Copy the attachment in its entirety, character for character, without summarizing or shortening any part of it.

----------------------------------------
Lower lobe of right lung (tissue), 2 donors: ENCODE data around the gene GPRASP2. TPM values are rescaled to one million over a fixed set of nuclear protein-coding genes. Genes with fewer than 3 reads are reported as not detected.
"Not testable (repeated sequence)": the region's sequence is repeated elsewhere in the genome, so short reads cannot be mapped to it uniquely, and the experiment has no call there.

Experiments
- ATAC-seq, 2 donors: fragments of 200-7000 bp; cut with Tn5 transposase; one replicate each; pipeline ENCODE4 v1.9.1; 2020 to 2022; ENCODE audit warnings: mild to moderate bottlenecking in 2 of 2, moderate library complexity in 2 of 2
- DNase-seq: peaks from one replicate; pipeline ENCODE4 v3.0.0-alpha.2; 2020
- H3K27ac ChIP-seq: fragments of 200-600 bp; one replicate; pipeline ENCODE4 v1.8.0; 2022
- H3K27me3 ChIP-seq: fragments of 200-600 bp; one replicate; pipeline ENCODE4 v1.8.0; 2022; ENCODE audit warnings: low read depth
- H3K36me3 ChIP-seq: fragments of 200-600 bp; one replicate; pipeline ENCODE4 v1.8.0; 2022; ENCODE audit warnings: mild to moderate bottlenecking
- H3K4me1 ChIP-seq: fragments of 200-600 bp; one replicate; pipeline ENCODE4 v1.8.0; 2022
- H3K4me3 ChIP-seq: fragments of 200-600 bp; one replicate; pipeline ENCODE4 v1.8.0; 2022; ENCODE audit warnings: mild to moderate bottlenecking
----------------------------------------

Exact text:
Lower lobe of right lung (tissue), 2 donors: ENCODE data around the gene GPRASP2. TPM values are rescaled to one million over a fixed set of nuclear protein-coding genes. Genes with fewer than 3 reads are reported as not detected.
"Not testable (repeated sequence)": the region's sequence is repeated elsewhere in the genome, so short reads cannot be mapped to it uniquely, and the experiment has no call there.

Experiments
- ATAC-seq, 2 donors: fragments of 200-7000 bp; cut with Tn5 transposase; one replicate each; pipeline ENCODE4 v1.9.1; 2020 to 2022; ENCODE audit warnings: mild to moderate bottlenecking in 2 of 2, moderate library complexity in 2 of 2
- DNase-seq: peaks from one replicate; pipeline ENCODE4 v3.0.0-alpha.2; 2020
- H3K27ac ChIP-seq: fragments of 200-600 bp; one replicate; pipeline ENCODE4 v1.8.0; 2022
- H3K27me3 ChIP-seq: fragments of 200-600 bp; one replicate; pipeline ENCODE4 v1.8.0; 2022; ENCODE audit warnings: low read depth
- H3K36me3 ChIP-seq: fragments of 200-600 bp; one replicate; pipeline ENCODE4 v1.8.0; 2022; ENCODE audit warnings: mild to moderate bottlenecking
- H3K4me1 ChIP-seq: fragments of 200-600 bp; one replicate; pipeline ENCODE4 v1.8.0; 2022
- H3K4me3 ChIP-seq: fragments of 200-600 bp; one replicate; pipeline ENCODE4 v1.8.0; 2022; ENCODE audit warnings: mild to moderate bottlenecking